In 'Ma Rainey's Black Bottom', a bunch of people sit in some rooms. They talk. They have different views on the world and what it is. None of them is really able to gain an upper hand at bringing the other closer to their own point of view. Eventually, you begin to realise this isn't just an argument between a bunch of people; it's a clash of perspectives, a desperate struggle between assorted creeds that can easily be seen as self-defeating. Eventually one "triumphs," but only in the sense that they are able to escape the situation with his or her worldview mostly intact. It all feels far more apocalyptic than it really probably should.
That's the extremely basic outline for the plot of George C. Wolfe's 'Ma Rainey's Black Bottom', based on the 1982 play of the same name by August Wilson. It's also the map for thousands upon thousands of other plays. Some of those plays are good. Some of those plays are bad. Some are absurd. Some are dour and realistic. But the idea of people discussing how they see the world and trying to bring each other to that viewpoint is one of the central underpinnings of the modern drama scene.
Set in the 1920s, the film tells a day-in-the-life story of legendary blues icon Ma Rainey (Viola Davis, 'Widows', 'Suicide Squad'), as she travels to Chicago with her manager Irvin (Jeremy Shamos, 'Bad Education') to record some of her greatest hits with Georgia Jazz Band members Toledo (Glynn Turman, 'Bumblebee'), Cutler (Colman Domingo, 'Selma', 'If Beale Street Could Talk'), and Slow Drag (Michael Potts), along with her producer Mel Sturdyvant (Jonny Coyne, 'Nightcrawler').
The headstrong Ma demands a bottle of Coca-Cola, insists on offering her stuttering nephew Sylvester (Dusan Brown) a prominent part in the album recording, and proceeds to butts heads with an impetuous and ambitious trumpeter named Levee Green (Chadwick Boseman, 'Black Panther'). Also exacerbating tensions is the exploitative nature of the blues recording industry of the early 20th century - the music business has always been shady, but I don't think anybody had it worse than these early black artists.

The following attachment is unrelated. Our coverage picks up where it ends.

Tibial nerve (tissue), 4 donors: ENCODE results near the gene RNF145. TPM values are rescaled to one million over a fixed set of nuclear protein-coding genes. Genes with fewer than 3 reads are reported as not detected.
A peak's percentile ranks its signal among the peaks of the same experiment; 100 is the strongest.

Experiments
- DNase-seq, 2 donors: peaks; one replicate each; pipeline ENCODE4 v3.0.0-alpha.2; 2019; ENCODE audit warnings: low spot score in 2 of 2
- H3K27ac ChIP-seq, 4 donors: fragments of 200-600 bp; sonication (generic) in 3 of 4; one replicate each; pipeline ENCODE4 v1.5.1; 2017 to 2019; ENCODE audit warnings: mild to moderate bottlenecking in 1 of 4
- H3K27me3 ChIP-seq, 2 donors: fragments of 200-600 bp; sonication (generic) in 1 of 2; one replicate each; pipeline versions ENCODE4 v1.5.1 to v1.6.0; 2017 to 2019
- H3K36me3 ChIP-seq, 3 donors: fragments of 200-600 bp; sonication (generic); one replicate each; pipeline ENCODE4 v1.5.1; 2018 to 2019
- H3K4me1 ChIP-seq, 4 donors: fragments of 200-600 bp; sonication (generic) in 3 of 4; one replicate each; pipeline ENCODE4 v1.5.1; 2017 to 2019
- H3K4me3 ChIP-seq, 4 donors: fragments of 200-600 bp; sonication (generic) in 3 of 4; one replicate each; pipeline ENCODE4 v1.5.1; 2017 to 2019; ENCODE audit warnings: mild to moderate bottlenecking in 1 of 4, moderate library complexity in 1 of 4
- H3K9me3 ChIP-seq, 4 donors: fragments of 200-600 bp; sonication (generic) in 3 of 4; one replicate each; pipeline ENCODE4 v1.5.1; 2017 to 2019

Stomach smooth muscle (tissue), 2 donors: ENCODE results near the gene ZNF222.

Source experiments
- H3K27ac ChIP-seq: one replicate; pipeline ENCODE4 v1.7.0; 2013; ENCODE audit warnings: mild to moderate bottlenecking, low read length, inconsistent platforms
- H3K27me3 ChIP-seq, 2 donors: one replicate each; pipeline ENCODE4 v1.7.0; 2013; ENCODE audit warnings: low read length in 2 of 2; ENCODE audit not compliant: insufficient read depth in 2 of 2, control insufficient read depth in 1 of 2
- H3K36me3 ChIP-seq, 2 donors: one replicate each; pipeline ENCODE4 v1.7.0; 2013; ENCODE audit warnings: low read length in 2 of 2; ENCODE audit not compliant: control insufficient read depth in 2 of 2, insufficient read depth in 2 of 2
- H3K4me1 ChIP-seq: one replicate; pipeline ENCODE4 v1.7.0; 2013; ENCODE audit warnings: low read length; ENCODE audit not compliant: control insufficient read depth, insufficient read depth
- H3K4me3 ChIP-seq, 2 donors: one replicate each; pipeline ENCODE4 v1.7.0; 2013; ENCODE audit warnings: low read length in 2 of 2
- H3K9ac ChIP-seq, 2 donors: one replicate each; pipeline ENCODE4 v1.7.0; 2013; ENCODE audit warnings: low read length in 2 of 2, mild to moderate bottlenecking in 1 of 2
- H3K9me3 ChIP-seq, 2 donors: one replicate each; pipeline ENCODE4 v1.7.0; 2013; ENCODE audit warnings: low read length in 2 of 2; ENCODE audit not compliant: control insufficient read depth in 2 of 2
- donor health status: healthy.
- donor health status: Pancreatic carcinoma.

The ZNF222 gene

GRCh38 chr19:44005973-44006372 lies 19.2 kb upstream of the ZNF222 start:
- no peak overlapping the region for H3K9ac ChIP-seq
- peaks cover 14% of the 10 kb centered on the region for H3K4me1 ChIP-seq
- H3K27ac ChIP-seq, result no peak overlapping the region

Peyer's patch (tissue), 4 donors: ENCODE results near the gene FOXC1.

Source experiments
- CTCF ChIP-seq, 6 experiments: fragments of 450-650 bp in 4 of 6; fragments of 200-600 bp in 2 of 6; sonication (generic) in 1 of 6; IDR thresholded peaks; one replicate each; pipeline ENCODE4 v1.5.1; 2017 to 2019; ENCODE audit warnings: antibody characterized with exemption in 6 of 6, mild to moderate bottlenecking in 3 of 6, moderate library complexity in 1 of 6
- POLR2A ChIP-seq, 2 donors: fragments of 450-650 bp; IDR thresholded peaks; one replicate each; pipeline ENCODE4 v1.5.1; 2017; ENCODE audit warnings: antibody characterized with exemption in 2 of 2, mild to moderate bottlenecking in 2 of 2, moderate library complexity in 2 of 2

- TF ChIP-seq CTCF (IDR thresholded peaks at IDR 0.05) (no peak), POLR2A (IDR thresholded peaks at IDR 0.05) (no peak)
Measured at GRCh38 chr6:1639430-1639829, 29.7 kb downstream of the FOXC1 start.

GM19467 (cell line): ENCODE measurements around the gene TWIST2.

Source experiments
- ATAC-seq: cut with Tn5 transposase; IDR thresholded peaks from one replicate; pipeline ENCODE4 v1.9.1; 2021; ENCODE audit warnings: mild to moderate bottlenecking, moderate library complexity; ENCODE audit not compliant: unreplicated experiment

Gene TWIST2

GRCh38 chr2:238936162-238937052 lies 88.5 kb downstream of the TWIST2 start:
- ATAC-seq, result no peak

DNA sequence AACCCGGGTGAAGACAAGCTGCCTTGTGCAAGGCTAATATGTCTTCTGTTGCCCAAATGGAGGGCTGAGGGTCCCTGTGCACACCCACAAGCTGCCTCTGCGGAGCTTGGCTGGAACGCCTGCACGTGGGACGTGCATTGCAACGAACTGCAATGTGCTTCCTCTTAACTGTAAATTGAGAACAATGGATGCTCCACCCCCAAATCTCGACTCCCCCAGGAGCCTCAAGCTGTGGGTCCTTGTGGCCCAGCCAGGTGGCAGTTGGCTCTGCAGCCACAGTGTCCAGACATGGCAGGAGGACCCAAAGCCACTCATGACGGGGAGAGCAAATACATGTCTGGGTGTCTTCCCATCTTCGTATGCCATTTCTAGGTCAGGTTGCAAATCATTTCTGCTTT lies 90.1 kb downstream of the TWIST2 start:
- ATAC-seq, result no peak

Essentially a chamber play set in a series of dimly lit, secluded rooms in the basement of the recording studio, the staging of 'Ma Rainey's Black Bottom' is so closely related to the source material that it detracts from the film. Wolfe is a renowned theatre director, but film is its own medium, and needs to be exploited for the benefits it can bring to storytelling - the lift and shift of the stage show to film prevents this one from really succeeding. Recent films like Regina King's adaptation of 'One Night in Miami' and Kornél Mundruczó's adaptation of 'Pieces of a Woman' successfully navigated this, whereas 'Ma Rainey's Black Bottom' feels too disjointed and confined - even more so than 'Fences', a previous August Wilson adaptation directed by Denzel Washington (who produced Wolfe's film).
Film is its own medium and needs to be exploited for the benefits it can bring to storytelling - the lift and shift of the stage show to film prevents this one from really succeeding.
The main attraction here stems from the words and the actors. Domingo is always terrific, Boseman is convincing and human with difficult material, Turman is granted his own moment to shine with a sage monologue at the seat of a piano, and Davis is revelatory. No opportunity is wasted and she brings a towering physicality to the role (contrasting interestingly with her meek character in 'Fences'). Davis does an incredible job of channelling Ma's righteous indignation as a black woman who deserves far more than she gets (and is well aware of that fact), and the strength that a woman must have to stand up for herself in a white man's society. The dialogue may give the impression of rambling at times, especially when the band members are interacting with each other, but each word uttered is reflective of the characters and their respective mindsets.
As a film adaptation, 'Ma Rainey's Black Bottom' isn't so much a movie as it is a play with a few more options; a showcase for its actors rather than a cinematic experience. But the play it adapts is very good, one of my favourites of Wilson's. It's from an era of theatre in the United States that dealt heavily with the casualties of the American Dream, where you're sold a bill of goods but they'll never come through for you and you spend your whole life chasing a phantom. I think those messages are still relevant - if not more so now - than they were when they were originally written.